Manu S Pillai looks at the life and times of one of Travancore’s most forward looking rulers – Sethu Lakshmi Bayi.
Right from the onset of her reign, Sethu Lakshmi Bayi had been uneasy with what she perceived as a lack of enterprise and initiative in her people. It was one thing that the British exploited India and confined its economic potential to two principal functions, namely the supply of raw materials to their industries followed by the consumption of resultant foreign manufactured products. But even within these limited parameters, there were spaces that resourceful Indians could fill and capitalise to their advantage. Since the First World War, for instance, demand for rubber had been on the rise, and cultivation of cash crops were giving substantial returns to agriculturists.
The Syrian Christians, famously ‘dynamic and flexible’, paved the way in making use of these opportunities, but the old-fashioned Nairs, who controlled most economic resources, looked down at unconventional agriculture and commercial undertakings with ‘lordly disdain’. Ensconced within the bubble of self-sufficiency provided by their (rapidly diminishing) ancestral holdings, they sneered at trade and anything involving ‘vulgar’ notions of profit…What this feudal mentality blinded the Nairs from, however, was that the winds were blowing in a new direction now, portending the speedy demise of their inherited financial security. And unless viable alternatives were found, and they dispensed with what an early nineteenth-century diarist called ‘the most exalted notions of their own nobility’, they would all be left high and dry.
While Travancore was one of the most prosperous states in India, its economic circumstances were unsound in the long run. It relied for most part on an agro-based export system that worked perfectly so long as industries in Britain demanded its raw output. In other words, it was a system that gained by complying with the colonial formula, never seeking therefore to overcome it even marginally.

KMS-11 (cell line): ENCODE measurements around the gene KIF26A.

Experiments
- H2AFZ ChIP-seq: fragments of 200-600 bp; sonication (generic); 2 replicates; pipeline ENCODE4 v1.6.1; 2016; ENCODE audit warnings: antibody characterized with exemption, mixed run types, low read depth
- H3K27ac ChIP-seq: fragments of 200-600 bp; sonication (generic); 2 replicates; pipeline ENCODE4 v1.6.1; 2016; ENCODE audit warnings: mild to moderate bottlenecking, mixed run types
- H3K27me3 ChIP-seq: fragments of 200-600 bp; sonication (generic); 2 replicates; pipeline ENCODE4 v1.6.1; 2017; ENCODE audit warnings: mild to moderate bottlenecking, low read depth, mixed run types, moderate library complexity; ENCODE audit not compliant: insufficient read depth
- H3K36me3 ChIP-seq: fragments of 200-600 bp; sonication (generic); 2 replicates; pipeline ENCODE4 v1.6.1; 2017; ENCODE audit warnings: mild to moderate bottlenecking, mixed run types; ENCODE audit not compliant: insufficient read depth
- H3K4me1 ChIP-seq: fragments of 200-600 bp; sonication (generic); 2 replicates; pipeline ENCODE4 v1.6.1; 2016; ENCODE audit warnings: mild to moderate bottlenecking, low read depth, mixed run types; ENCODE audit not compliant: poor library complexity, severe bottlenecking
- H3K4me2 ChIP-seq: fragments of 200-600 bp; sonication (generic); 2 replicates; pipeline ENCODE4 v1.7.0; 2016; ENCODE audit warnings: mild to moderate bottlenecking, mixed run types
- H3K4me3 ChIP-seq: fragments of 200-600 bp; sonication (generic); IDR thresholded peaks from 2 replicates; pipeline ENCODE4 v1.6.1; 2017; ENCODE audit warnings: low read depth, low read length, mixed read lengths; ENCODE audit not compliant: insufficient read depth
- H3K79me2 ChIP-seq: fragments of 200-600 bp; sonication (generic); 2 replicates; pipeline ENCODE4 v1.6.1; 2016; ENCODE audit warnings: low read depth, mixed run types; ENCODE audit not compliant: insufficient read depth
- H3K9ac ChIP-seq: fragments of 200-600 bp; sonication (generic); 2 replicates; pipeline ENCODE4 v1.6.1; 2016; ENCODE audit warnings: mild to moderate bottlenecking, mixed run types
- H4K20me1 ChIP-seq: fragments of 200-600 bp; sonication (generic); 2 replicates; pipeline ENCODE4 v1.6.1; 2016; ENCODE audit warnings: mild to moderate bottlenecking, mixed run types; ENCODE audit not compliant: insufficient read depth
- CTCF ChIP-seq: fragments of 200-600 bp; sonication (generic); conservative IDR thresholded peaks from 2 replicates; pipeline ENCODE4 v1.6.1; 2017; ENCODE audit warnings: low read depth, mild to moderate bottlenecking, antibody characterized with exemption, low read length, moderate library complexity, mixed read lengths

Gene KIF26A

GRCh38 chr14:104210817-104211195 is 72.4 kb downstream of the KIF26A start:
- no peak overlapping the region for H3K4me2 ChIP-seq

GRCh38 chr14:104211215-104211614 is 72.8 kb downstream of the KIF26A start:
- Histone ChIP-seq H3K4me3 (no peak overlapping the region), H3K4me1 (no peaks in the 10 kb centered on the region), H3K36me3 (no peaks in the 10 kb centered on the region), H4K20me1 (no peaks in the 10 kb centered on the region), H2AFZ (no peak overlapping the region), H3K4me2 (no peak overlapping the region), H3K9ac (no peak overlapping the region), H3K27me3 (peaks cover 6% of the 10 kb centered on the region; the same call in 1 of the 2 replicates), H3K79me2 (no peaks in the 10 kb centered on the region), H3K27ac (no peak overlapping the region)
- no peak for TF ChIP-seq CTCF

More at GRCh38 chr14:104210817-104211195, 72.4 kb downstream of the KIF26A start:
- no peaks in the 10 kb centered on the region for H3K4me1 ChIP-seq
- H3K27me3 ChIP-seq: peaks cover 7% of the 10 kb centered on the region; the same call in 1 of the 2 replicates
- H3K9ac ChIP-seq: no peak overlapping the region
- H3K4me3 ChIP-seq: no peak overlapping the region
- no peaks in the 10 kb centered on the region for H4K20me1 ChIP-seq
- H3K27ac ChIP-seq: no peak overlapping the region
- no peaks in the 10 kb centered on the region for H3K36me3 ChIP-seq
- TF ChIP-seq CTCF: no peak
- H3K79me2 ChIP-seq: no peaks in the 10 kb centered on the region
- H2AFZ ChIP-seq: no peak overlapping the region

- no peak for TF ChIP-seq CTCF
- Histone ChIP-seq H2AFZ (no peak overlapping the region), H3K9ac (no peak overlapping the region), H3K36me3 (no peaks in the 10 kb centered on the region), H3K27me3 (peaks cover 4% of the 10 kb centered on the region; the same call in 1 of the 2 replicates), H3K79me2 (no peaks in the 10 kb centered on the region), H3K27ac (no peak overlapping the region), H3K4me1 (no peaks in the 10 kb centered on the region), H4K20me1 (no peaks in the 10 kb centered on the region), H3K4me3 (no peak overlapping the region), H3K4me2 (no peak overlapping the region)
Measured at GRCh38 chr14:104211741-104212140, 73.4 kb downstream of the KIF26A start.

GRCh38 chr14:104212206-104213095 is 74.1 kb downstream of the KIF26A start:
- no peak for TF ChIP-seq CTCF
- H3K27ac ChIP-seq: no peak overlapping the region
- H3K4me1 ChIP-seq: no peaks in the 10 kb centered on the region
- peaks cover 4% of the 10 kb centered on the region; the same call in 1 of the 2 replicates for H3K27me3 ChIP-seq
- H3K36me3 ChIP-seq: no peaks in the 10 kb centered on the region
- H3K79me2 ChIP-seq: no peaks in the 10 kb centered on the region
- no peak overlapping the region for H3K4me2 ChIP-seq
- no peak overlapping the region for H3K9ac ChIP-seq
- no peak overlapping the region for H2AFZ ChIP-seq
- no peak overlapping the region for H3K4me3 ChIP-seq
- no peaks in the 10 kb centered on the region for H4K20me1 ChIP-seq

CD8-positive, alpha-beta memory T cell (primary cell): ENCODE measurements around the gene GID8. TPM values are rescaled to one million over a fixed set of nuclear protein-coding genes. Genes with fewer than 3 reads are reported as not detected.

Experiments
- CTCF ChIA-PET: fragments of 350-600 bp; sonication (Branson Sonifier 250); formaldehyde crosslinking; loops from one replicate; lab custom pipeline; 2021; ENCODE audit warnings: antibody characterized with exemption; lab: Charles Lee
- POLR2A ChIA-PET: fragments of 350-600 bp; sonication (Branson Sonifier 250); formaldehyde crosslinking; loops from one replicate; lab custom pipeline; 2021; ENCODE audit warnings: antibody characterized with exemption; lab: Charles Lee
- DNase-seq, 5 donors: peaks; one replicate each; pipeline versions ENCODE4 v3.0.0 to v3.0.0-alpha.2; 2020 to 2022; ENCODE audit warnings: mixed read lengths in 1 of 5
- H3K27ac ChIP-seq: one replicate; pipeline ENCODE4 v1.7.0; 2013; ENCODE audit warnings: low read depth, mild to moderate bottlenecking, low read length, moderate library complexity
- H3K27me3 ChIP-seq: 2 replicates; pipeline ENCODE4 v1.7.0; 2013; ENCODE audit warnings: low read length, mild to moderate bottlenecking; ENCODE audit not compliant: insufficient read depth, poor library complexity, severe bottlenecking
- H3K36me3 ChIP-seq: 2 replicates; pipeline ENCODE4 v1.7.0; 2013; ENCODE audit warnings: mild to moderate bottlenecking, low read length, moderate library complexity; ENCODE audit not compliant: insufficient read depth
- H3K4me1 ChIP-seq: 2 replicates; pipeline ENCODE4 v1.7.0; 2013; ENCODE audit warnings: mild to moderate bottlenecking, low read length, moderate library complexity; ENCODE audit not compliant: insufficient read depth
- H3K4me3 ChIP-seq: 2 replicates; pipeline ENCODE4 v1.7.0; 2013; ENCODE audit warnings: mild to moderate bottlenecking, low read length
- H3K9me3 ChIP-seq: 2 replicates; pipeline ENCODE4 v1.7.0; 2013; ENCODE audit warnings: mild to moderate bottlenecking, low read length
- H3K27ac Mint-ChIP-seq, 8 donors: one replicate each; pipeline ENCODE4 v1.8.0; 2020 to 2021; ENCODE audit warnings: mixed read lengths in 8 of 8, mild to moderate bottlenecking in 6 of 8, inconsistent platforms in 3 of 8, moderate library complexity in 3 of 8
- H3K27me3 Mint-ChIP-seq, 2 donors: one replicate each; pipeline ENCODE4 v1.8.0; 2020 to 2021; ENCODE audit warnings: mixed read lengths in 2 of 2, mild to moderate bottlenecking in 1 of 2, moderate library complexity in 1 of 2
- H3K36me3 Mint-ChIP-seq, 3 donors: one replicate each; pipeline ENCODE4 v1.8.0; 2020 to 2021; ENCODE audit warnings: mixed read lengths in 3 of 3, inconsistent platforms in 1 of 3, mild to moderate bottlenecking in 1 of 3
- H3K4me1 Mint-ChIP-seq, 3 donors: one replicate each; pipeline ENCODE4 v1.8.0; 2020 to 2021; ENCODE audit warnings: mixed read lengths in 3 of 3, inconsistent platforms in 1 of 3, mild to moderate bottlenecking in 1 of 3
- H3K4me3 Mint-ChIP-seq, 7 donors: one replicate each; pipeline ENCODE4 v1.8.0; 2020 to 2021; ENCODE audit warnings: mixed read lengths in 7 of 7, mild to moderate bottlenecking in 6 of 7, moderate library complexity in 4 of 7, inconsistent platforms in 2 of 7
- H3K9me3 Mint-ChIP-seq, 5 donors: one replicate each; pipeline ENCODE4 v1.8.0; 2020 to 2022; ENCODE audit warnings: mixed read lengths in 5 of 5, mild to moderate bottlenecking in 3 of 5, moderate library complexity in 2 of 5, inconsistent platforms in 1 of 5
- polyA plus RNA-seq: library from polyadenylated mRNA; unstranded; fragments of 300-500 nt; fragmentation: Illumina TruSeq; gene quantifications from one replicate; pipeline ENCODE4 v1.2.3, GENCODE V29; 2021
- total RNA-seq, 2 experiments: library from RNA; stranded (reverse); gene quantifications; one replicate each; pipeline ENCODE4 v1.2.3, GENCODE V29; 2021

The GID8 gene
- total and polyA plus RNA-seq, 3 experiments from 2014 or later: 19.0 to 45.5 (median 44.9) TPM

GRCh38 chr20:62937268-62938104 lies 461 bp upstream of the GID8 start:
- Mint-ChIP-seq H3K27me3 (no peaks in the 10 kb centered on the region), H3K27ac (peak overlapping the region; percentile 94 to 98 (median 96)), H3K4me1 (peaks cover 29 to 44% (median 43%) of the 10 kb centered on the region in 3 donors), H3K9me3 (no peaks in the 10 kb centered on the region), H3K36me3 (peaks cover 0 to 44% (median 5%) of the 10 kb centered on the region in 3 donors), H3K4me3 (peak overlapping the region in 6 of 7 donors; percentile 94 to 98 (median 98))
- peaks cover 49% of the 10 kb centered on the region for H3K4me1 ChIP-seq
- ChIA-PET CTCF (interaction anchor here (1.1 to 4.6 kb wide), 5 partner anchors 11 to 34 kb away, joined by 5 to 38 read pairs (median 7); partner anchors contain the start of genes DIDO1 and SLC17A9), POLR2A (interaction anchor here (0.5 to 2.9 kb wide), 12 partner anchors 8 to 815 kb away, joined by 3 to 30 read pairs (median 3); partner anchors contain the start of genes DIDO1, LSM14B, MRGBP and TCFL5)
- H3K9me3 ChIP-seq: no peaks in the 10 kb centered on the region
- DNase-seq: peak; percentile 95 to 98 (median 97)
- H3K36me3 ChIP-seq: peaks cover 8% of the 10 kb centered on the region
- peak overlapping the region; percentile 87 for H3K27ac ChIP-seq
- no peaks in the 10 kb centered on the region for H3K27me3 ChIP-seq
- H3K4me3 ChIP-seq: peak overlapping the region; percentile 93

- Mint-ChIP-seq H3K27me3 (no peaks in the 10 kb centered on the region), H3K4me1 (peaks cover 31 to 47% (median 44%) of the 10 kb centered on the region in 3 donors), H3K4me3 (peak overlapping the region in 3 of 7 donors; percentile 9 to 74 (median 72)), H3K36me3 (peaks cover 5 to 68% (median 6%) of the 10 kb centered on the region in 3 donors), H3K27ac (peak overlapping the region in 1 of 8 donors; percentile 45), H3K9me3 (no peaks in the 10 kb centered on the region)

And naturally, then, wealth generated from its foreign trade, which in 1927 stood at a handsome Rs 17.5 crore, was quickly expended in the consumption of imported goods instead of being invested in profitable new endeavours; that same year the government revealed that while imports of rice, salt and other primary goods was slowly declining, demand for motor cars, foreign liquor, garments, tobacco and other such luxury items was on the rise. While, for example, 17,928 gallons of liquor were brought into the state in 1925, only two years later it jumped to a staggering 28,357 gallons, demonstrating precisely how Travancore was spending its money. Capital accumulation was abysmal, and people remained content with shipping preprocessed agricultural output abroad instead of manufacturing and creating capital and wealth indigenously…